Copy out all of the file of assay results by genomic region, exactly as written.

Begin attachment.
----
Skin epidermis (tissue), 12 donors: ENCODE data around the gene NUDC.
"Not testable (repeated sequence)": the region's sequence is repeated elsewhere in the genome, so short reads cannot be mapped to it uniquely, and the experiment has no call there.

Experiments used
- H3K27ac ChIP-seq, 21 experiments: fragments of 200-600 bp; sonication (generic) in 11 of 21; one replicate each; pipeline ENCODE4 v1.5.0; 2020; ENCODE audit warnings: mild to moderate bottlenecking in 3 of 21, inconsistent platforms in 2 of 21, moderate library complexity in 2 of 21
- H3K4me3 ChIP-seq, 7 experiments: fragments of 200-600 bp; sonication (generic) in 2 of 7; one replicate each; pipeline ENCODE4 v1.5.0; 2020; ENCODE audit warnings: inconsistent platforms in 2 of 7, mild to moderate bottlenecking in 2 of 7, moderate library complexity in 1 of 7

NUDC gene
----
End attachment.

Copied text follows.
Skin epidermis (tissue), 12 donors: ENCODE data around the gene NUDC.
"Not testable (repeated sequence)": the region's sequence is repeated elsewhere in the genome, so short reads cannot be mapped to it uniquely, and the experiment has no call there.

Experiments used
- H3K27ac ChIP-seq, 21 experiments: fragments of 200-600 bp; sonication (generic) in 11 of 21; one replicate each; pipeline ENCODE4 v1.5.0; 2020; ENCODE audit warnings: mild to moderate bottlenecking in 3 of 21, inconsistent platforms in 2 of 21, moderate library complexity in 2 of 21
- H3K4me3 ChIP-seq, 7 experiments: fragments of 200-600 bp; sonication (generic) in 2 of 7; one replicate each; pipeline ENCODE4 v1.5.0; 2020; ENCODE audit warnings: inconsistent platforms in 2 of 7, mild to moderate bottlenecking in 2 of 7, moderate library complexity in 1 of 7

NUDC gene